The mission of the Insafe cooperation network is to empower citizens to use the internet, as well as other online technologies, positively, safely and effectively.
Safe Internet Day
Safer Internet Day (SID) is organised by Insafe in February of each year to promote safer and more responsible use of online technology and mobile phones, especially amongst children and young people across the world.
Published on Nov 8, 2012 by saferinternetday2013
Safer Internet Day 2013
Infection? Okay, this isn't another of my postings on my health. Nope, this time I'm talking about my computer. If I ever get my hands on the techno-nerd computer genius who wrote this little gem of a contagion, I'll first shake his hand impressed by his programming proficiency then bash him over the head about his inability to comprehend the havoc he's wreaking on unsuspecting and gullible idiots like me. I hope you're reading this, you little f**ker.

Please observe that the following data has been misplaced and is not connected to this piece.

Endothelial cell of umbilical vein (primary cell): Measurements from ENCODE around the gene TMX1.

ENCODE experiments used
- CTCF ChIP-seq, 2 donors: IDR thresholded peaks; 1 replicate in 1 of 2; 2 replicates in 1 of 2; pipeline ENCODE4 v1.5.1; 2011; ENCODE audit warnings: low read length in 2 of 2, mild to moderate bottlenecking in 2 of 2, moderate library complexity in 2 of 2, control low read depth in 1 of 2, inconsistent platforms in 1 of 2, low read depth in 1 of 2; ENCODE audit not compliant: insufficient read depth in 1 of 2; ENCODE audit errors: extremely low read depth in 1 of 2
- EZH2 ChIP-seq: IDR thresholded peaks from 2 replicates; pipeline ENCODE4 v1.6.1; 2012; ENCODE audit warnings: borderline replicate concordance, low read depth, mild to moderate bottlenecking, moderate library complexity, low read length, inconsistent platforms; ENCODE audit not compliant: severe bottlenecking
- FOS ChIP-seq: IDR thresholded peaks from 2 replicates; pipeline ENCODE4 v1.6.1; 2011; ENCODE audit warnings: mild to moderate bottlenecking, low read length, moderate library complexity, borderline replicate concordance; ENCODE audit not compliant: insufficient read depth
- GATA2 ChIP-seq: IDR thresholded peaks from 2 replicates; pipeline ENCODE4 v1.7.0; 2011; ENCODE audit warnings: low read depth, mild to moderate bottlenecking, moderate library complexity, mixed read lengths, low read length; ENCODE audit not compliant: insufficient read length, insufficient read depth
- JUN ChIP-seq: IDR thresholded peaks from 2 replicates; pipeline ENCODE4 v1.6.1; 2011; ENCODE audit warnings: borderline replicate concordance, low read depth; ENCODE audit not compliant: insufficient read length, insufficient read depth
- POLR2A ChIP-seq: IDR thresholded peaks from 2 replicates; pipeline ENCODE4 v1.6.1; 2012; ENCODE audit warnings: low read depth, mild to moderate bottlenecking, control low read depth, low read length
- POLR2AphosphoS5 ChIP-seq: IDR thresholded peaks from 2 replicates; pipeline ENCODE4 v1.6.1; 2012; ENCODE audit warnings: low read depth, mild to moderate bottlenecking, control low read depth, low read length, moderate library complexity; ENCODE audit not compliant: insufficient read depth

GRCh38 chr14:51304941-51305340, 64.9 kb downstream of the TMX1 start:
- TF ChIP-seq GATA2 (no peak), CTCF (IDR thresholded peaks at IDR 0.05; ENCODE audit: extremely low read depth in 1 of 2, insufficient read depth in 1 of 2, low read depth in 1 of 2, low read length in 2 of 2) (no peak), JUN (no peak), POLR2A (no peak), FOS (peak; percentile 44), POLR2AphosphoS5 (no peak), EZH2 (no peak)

NY Times – Nov 7/2012
How to Devise Passwords That Drive Hackers Away by Nicole Perlroth
Chances are, most people will get hacked at some point in their lifetime. The best they can do is delay the inevitable by avoiding suspicious links, even from friends, and manage their passwords. Unfortunately, good password hygiene is like flossing — you know it’s important, but it takes effort.
my blog: Amanda Todd: The cruelty in all of us
On October 7, 2012, 15 year old Amanda Michelle Todd posted a YouTube video (at end of article) in which she showed a series of flashcards describing her experiences of being the target of bullying both on-line and in real life that had been going on for years. Watching the video and reading her story is both startling and perplexing. Why would classmates and total strangers go so far in displaying such cruelty towards Amanda? On October 10, 2012, Amanda committed suicide in her home in Port Coquitlam, B.C., Canada.